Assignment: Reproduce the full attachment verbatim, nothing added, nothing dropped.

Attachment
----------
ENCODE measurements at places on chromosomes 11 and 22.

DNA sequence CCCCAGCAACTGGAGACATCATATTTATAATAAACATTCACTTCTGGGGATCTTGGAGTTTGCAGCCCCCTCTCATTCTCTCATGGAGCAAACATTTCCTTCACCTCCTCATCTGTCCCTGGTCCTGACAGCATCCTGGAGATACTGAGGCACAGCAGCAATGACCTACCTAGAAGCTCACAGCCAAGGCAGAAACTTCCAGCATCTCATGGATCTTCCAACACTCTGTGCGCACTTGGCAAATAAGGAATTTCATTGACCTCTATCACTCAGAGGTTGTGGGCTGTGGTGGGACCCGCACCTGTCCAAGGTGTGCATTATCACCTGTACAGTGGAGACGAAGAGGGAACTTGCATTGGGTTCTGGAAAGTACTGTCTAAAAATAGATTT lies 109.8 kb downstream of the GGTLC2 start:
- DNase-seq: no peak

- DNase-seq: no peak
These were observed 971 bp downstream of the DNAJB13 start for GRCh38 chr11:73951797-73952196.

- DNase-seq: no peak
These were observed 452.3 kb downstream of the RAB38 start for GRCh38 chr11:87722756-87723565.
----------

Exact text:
ENCODE measurements at places on chromosomes 11 and 22.

DNA sequence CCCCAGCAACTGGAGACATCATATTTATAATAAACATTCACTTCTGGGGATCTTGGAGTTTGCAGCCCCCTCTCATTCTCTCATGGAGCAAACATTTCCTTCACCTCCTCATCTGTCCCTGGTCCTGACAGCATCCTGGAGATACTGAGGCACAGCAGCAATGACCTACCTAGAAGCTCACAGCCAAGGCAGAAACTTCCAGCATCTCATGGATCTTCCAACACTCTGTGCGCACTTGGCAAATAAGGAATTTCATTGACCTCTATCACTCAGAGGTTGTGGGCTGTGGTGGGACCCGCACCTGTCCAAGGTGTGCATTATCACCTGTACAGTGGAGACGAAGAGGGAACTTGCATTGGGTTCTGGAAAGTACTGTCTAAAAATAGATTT lies 109.8 kb downstream of the GGTLC2 start:
- DNase-seq: no peak

- DNase-seq: no peak
These were observed 971 bp downstream of the DNAJB13 start for GRCh38 chr11:73951797-73952196.

- DNase-seq: no peak
These were observed 452.3 kb downstream of the RAB38 start for GRCh38 chr11:87722756-87723565.